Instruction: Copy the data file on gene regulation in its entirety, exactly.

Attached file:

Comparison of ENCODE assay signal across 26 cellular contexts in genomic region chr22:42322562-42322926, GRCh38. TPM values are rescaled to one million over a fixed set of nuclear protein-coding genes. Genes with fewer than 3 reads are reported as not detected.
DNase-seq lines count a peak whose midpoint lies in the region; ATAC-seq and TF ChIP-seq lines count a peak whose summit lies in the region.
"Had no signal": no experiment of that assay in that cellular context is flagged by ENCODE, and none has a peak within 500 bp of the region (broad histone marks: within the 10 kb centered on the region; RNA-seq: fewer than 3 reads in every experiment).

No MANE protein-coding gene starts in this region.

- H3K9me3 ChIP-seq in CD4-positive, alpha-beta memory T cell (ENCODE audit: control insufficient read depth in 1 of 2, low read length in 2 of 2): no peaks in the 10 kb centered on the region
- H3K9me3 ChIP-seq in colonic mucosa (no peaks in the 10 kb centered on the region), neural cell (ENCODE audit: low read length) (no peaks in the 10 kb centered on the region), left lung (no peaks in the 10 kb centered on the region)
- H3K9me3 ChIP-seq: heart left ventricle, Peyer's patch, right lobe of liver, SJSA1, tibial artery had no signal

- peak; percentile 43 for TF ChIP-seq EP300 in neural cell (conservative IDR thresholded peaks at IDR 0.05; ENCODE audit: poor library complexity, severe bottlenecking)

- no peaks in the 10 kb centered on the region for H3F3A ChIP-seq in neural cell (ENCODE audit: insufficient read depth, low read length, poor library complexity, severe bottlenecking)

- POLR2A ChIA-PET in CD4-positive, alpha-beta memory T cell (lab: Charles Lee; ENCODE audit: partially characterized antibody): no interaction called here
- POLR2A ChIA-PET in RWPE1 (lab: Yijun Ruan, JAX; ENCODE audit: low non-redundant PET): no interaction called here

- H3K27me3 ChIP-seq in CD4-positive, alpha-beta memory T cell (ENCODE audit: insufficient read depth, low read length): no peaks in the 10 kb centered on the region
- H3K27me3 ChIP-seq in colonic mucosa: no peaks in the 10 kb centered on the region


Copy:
Comparison of ENCODE assay signal across 26 cellular contexts in genomic region chr22:42322562-42322926, GRCh38. TPM values are rescaled to one million over a fixed set of nuclear protein-coding genes. Genes with fewer than 3 reads are reported as not detected.
DNase-seq lines count a peak whose midpoint lies in the region; ATAC-seq and TF ChIP-seq lines count a peak whose summit lies in the region.
"Had no signal": no experiment of that assay in that cellular context is flagged by ENCODE, and none has a peak within 500 bp of the region (broad histone marks: within the 10 kb centered on the region; RNA-seq: fewer than 3 reads in every experiment).

No MANE protein-coding gene starts in this region.

- H3K9me3 ChIP-seq in CD4-positive, alpha-beta memory T cell (ENCODE audit: control insufficient read depth in 1 of 2, low read length in 2 of 2): no peaks in the 10 kb centered on the region
- H3K9me3 ChIP-seq in colonic mucosa (no peaks in the 10 kb centered on the region), neural cell (ENCODE audit: low read length) (no peaks in the 10 kb centered on the region), left lung (no peaks in the 10 kb centered on the region)
- H3K9me3 ChIP-seq: heart left ventricle, Peyer's patch, right lobe of liver, SJSA1, tibial artery had no signal

- peak; percentile 43 for TF ChIP-seq EP300 in neural cell (conservative IDR thresholded peaks at IDR 0.05; ENCODE audit: poor library complexity, severe bottlenecking)

- no peaks in the 10 kb centered on the region for H3F3A ChIP-seq in neural cell (ENCODE audit: insufficient read depth, low read length, poor library complexity, severe bottlenecking)

- POLR2A ChIA-PET in CD4-positive, alpha-beta memory T cell (lab: Charles Lee; ENCODE audit: partially characterized antibody): no interaction called here
- POLR2A ChIA-PET in RWPE1 (lab: Yijun Ruan, JAX; ENCODE audit: low non-redundant PET): no interaction called here

- H3K27me3 ChIP-seq in CD4-positive, alpha-beta memory T cell (ENCODE audit: insufficient read depth, low read length): no peaks in the 10 kb centered on the region
- H3K27me3 ChIP-seq in colonic mucosa: no peaks in the 10 kb centered on the region